And while we’re on the subject of cooking, I can’t pass this topic without mentioning the typical insects we found in almost every apartment in Asia. I mean ants, which we had to fight forever because they would get into our food if it wasn’t tightly closed. And cockroaches. In most places, cockroaches in the apartment were sporadic. Unfortunately, there were a few where they were abundant, but we usually moved out of there quickly. We did not, however, find an apartment where they were not there at all. One occasional cockroach usually didn’t scare us too much… except maybe the first time.
They are everywhere in Asia, and they are usually mutant cockroaches. We have never and nowhere else seen such huge cockroaches! The most annoying thing, however, were the ants. If we accidentally left something on the table or forgot to close it tightly, we had a little anthill a few minutes later. We hid everything, literally everything, in the refrigerator. It was the only place they didn’t go to. Over time I learned a way that helped for a while, but we tried to not leave any food on kitchen tables anyway.
Supermarket weighing islands
In Europe, it is quite normal to put your fruit or vegetables in a bag and put it in the basket. They are usually weighed at the checkout. In Asia, however, somewhere near the fresh produce shelves there is an island with a scale and a person operating it. Before you go to the checkout you have to go there to weigh your vegetables. The attendant there sticks a sticker with the amount to be paid and usually a barcode.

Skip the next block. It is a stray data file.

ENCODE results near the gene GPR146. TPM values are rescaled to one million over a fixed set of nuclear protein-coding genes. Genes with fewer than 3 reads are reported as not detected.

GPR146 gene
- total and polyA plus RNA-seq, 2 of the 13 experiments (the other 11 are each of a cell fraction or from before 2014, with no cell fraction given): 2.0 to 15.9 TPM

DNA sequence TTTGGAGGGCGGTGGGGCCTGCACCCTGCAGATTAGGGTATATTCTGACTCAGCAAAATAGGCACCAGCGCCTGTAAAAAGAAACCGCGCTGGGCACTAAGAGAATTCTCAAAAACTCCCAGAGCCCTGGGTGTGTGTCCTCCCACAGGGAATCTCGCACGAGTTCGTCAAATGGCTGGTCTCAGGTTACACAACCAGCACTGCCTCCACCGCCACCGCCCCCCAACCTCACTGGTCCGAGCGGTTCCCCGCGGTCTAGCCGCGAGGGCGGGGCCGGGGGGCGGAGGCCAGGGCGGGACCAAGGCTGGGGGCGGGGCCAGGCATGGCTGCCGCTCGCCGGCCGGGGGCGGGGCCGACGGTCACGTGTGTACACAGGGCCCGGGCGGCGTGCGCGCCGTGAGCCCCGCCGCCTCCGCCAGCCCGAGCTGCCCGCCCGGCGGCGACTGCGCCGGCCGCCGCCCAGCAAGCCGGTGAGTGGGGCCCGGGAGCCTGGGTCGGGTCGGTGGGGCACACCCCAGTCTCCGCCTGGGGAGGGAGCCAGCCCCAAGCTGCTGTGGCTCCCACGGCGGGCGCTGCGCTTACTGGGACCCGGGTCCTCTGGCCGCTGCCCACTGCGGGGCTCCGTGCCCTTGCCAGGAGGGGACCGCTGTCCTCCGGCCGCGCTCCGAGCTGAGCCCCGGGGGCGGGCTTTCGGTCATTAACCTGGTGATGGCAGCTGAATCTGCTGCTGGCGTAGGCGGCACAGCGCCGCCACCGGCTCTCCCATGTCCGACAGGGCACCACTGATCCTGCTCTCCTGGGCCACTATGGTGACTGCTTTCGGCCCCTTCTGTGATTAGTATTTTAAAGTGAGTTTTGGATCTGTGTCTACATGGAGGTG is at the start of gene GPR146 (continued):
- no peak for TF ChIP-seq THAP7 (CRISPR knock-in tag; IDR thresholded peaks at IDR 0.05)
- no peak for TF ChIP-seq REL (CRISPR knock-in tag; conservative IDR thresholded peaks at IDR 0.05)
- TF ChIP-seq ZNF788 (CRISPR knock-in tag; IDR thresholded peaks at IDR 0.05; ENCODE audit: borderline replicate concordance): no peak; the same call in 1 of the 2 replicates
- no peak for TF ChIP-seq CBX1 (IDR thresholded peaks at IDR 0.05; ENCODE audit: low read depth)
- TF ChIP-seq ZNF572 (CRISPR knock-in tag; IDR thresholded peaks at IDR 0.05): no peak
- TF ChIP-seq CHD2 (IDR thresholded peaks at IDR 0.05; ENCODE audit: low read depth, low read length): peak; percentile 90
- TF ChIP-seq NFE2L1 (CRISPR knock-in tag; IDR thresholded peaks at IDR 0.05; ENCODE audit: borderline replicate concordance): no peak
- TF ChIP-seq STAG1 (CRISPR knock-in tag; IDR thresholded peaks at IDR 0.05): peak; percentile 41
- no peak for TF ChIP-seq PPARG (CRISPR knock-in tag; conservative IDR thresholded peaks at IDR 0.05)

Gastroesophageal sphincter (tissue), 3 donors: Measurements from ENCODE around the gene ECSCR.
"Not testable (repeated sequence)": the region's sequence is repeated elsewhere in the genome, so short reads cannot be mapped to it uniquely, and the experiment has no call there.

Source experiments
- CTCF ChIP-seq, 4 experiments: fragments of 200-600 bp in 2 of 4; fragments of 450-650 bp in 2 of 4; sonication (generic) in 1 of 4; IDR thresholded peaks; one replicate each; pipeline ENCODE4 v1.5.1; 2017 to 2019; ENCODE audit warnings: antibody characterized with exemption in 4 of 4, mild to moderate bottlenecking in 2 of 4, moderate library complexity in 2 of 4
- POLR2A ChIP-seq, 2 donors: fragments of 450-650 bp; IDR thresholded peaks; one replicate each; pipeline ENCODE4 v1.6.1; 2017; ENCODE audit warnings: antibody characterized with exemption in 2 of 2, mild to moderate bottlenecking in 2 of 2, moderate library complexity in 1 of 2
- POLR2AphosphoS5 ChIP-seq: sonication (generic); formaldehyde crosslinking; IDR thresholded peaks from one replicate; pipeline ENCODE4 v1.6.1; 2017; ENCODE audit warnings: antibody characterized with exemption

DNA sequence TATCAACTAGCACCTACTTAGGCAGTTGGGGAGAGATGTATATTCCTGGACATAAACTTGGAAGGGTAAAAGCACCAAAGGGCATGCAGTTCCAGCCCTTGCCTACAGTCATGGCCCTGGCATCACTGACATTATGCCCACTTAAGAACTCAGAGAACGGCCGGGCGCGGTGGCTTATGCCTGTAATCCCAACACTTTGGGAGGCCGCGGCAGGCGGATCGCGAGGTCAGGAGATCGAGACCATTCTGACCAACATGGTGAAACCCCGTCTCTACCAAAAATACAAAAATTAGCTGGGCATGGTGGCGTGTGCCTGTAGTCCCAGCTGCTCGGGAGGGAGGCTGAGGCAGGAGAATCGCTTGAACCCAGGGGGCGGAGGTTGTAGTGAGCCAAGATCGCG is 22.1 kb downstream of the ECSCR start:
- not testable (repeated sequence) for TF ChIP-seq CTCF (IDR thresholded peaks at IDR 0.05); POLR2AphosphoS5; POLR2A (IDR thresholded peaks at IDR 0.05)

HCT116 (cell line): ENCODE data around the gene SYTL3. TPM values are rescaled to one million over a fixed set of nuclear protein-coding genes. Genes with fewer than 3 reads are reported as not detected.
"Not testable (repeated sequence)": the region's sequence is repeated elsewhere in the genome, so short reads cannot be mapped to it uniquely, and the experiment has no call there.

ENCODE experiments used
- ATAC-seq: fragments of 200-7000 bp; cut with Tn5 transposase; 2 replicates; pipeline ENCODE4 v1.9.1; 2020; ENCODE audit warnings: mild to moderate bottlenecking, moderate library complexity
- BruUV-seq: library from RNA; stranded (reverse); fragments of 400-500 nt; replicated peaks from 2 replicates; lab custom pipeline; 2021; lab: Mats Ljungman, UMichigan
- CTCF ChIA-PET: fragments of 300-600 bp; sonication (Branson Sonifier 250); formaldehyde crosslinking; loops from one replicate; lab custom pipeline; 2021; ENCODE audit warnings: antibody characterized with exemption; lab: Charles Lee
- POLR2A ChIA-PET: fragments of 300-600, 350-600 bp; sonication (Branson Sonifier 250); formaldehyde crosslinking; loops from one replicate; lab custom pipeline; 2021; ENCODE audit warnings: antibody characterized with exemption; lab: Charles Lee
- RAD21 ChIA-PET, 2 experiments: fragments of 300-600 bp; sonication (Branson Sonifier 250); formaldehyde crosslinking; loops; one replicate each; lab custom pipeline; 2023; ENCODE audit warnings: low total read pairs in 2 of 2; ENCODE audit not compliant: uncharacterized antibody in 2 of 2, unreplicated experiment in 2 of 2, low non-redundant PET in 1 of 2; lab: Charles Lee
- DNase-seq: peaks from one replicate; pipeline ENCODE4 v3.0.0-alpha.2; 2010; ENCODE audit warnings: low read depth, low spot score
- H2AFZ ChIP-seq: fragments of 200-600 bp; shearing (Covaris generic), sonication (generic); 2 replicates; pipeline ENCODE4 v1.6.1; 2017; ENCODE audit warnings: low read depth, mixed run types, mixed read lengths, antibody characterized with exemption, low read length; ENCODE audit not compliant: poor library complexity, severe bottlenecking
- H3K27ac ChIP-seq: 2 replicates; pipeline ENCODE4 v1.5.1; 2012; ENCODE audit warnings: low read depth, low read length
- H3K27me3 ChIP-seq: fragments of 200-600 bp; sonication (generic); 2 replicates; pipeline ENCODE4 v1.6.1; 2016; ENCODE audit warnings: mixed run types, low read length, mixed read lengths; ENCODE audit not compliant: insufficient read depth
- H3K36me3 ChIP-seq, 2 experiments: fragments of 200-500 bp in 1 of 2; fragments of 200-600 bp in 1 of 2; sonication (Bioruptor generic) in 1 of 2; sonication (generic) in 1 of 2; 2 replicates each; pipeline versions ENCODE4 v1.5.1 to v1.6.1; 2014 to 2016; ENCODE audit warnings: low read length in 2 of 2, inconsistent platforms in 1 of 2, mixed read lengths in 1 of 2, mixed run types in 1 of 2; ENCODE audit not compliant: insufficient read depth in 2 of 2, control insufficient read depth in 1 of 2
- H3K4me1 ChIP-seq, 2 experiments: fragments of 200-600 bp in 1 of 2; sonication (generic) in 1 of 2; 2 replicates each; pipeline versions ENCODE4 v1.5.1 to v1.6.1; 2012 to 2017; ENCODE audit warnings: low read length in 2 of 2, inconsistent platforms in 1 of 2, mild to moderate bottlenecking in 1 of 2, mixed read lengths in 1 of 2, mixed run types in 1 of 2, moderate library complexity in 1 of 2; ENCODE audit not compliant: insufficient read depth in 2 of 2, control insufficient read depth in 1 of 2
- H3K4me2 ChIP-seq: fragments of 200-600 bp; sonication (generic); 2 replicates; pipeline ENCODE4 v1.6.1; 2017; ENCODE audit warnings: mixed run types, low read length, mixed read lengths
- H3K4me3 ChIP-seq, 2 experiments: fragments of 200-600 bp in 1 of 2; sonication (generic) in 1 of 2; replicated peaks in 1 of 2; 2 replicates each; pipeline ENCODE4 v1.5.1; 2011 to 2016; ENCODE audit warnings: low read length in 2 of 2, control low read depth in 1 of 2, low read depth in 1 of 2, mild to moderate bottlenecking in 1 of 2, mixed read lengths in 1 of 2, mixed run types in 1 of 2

Several times we forgot to do this and thus stopped the queue at the checkout, as we had to go back to weigh the produce or wait for someone from the staff to take it to be weighed. Asians rather did not make a problem of it, but we felt a little uncomfortable when we saw behind us a long queue waiting because of our ignorance. Here we should also add that we did not see self-service checkouts anywhere, and usually there are only a few cashiers (2-3). So queues can sometimes be very long and keeping people waiting was uncomfortable for us.
Sidewalks, or rather the lack of them
In most Asian countries, people do not walk. They get around everywhere on scooters. This means that sidewalks are often simply non-existent, or completely cluttered with motorcycles parked on them. Often these sidewalks are in poor condition and you can inadvertently twist your leg falling into a hole. Worse, if you hit your foot on a sewer ditch where a tile is missing. In this case, you can not only break your leg but also fall into such a ditch. We saw such things most often in Malaysia. At night there, it is better not to walk on the sidewalk without proper lighting. Surprisingly, the best and safest way to walk was walking on the street.
The law of the stronger on the roads
And while we are on the streets, we can not ignore the fact that the rules of proper driving on the roads in Asia seem to have a different meaning. At first glance, there reigns the law of the stronger or, as in Vietnam, the louder. Cars and motorcycles drive where and how they want. Often against the flow of traffic and even on the sidewalk. The pedestrian at this point has no rights. You have to keep your eyes all over the place. We were told that if a pedestrian gets hit by a car (or rather a motorcycle) it is the pedestrian who is at fault for the accident! I don’t know how much truth is in that, but we preferred not to test it.
A year in Vietnam taught us that crossing the street is not so difficult after all. There is one rule there – you walk at an even pace, don’t stop or make sudden movements. No matter how many scooters are coming towards you, if you walk at an even pace everyone will easily avoid you. In other words: you say three Hail Marys, close your eyes and go. It has always worked. Crossing the street in Europe when all the cars stop as soon as you approach the crosswalk seems almost surreal to us now.
😂 yes very much so
reminds me of this scene